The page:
verb (used with object), trans·fig·ured, trans·fig·ur·ing.
- transfinite number,
- transfixion suture
Origin of transfigure
Examples from the Web for transfigure
So neither polling nor political theory can transfigure the human heart or orient our minds toward the brotherhood of man?
An aureole of something more than human, of something entirely spiritual, seemed to transfigure her loveliness.The conquest of Rome|Matilde Serao
But Mrs. Ascher's feelings were strong enough to transfigure even her clothes.Gossamer|George A. Birmingham
The vision of the light 302of the Transfiguration did not transfigure the character of its beholders.Byzantine Churches in Constantinople|Alexander Van Millingen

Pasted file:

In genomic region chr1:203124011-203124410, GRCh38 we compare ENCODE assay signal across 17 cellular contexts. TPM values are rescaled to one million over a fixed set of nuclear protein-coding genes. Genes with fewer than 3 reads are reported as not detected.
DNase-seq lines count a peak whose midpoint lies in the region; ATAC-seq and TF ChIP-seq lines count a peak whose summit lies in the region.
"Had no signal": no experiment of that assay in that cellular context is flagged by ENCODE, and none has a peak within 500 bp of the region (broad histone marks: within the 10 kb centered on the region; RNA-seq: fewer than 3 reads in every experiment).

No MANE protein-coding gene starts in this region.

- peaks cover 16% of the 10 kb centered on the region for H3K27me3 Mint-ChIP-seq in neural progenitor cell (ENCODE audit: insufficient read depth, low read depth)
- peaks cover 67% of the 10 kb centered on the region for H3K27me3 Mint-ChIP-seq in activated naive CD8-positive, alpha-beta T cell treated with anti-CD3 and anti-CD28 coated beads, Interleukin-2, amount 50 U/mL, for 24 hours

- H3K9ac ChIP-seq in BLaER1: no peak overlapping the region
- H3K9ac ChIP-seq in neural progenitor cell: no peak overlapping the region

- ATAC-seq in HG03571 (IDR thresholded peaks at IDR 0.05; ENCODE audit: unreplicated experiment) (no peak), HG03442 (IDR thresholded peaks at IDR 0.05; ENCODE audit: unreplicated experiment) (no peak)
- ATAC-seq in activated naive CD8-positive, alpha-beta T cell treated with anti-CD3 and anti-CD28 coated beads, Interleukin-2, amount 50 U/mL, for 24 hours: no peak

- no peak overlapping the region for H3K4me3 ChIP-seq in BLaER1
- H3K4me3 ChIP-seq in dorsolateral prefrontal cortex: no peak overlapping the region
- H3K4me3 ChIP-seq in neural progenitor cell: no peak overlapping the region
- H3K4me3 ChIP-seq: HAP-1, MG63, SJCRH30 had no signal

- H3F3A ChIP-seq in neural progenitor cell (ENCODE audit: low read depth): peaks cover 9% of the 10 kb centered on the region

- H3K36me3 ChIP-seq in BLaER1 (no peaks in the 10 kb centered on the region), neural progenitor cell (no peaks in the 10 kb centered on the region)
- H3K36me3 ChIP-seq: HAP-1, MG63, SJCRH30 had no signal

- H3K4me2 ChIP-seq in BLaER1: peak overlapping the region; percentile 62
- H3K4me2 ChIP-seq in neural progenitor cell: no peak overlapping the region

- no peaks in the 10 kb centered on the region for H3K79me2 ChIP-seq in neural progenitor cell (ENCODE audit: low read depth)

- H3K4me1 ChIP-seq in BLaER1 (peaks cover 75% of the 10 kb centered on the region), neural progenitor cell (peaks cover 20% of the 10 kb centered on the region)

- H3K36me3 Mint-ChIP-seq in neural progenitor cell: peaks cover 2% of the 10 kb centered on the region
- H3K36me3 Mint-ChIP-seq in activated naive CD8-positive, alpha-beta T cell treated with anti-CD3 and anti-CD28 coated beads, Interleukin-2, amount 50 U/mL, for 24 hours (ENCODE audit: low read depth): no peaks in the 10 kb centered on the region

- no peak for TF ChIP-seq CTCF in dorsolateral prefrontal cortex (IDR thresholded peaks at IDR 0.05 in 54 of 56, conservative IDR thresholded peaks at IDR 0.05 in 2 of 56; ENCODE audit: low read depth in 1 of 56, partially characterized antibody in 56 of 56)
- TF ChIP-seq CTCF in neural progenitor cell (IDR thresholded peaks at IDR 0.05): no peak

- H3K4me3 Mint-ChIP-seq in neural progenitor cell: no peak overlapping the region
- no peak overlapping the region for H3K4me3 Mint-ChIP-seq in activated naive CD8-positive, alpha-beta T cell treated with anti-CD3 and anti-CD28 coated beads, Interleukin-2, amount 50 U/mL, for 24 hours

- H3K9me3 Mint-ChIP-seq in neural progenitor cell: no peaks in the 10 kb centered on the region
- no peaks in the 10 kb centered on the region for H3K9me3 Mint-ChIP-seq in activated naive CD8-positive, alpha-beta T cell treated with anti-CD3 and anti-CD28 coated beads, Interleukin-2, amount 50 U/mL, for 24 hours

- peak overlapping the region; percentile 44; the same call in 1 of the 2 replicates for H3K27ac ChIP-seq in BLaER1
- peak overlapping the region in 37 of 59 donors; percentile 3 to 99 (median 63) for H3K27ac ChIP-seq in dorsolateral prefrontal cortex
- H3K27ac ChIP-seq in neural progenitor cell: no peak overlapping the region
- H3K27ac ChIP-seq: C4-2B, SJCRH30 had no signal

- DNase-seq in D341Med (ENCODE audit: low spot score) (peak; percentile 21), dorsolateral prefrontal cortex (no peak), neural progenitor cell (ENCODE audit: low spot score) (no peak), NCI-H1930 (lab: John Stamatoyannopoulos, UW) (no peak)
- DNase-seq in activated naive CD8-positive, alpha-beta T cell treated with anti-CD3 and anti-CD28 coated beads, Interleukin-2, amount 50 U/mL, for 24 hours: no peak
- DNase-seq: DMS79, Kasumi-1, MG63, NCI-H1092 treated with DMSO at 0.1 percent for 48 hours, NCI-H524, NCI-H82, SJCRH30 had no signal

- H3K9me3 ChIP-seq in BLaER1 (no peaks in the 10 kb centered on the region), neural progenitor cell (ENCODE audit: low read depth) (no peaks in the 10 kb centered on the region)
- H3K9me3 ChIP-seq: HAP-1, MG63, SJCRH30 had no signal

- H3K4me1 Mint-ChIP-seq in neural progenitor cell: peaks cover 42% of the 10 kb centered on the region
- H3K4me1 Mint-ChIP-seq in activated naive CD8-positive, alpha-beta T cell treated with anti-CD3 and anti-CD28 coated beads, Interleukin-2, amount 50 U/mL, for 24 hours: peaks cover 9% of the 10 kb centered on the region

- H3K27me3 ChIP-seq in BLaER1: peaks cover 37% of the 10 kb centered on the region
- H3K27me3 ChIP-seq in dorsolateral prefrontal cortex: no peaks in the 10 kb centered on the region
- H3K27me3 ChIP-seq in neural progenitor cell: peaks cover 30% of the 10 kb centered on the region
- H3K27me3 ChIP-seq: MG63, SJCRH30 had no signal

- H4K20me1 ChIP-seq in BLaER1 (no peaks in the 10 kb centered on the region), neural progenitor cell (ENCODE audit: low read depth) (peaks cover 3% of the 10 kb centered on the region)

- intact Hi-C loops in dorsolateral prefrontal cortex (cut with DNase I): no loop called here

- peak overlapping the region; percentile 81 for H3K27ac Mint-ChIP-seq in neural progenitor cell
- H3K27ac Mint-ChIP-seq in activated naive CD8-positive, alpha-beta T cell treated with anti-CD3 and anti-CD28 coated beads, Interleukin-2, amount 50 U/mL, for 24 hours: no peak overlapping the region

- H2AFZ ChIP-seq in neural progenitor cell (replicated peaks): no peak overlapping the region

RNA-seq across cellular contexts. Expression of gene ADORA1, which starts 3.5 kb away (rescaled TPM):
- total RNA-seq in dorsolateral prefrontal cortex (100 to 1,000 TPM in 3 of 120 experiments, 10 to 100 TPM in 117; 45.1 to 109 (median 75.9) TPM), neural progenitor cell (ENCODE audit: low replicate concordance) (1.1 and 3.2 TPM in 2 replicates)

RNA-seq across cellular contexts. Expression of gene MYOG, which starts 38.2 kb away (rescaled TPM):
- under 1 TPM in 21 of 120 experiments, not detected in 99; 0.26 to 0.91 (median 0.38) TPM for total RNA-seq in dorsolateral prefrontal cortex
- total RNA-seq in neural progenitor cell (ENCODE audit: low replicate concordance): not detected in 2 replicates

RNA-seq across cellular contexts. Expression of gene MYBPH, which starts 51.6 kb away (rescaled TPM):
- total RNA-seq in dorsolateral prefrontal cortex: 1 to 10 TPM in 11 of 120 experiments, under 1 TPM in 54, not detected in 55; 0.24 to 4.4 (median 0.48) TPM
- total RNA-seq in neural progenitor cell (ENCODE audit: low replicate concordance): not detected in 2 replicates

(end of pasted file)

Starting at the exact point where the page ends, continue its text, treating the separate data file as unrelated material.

verb (usually tr)
Word Origin for transfigure
c.1300, from Old French transfigurer (12c.), from Latin transfigurare "change the shape of," from trans- "across" (see trans-) + figurare "to form, fashion," from figura "to form, shape," from figura "a shape, form, figure" (see figure (n.)). Related: Transfigured; transfiguring.